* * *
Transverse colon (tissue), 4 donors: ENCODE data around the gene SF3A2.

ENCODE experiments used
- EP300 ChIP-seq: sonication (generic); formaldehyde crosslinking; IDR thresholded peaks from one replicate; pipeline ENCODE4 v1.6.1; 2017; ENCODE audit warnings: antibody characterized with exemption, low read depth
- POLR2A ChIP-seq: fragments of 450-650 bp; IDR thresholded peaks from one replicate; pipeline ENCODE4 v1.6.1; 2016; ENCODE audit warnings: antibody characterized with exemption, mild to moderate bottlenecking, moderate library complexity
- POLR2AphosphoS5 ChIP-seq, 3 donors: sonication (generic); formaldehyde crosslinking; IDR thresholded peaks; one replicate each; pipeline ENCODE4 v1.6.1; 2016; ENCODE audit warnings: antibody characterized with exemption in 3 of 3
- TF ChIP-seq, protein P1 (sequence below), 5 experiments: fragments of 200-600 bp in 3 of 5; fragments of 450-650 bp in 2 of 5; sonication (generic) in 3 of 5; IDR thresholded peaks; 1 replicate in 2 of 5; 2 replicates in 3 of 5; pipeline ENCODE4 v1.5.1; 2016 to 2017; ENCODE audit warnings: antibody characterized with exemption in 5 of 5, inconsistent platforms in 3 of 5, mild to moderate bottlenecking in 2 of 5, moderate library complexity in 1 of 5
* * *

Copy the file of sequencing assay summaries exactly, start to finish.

Transverse colon (tissue), 4 donors: ENCODE data around the gene SF3A2.

ENCODE experiments used
- EP300 ChIP-seq: sonication (generic); formaldehyde crosslinking; IDR thresholded peaks from one replicate; pipeline ENCODE4 v1.6.1; 2017; ENCODE audit warnings: antibody characterized with exemption, low read depth
- POLR2A ChIP-seq: fragments of 450-650 bp; IDR thresholded peaks from one replicate; pipeline ENCODE4 v1.6.1; 2016; ENCODE audit warnings: antibody characterized with exemption, mild to moderate bottlenecking, moderate library complexity
- POLR2AphosphoS5 ChIP-seq, 3 donors: sonication (generic); formaldehyde crosslinking; IDR thresholded peaks; one replicate each; pipeline ENCODE4 v1.6.1; 2016; ENCODE audit warnings: antibody characterized with exemption in 3 of 3
- TF ChIP-seq, protein P1 (sequence below), 5 experiments: fragments of 200-600 bp in 3 of 5; fragments of 450-650 bp in 2 of 5; sonication (generic) in 3 of 5; IDR thresholded peaks; 1 replicate in 2 of 5; 2 replicates in 3 of 5; pipeline ENCODE4 v1.5.1; 2016 to 2017; ENCODE audit warnings: antibody characterized with exemption in 5 of 5, inconsistent platforms in 3 of 5, mild to moderate bottlenecking in 2 of 5, moderate library complexity in 1 of 5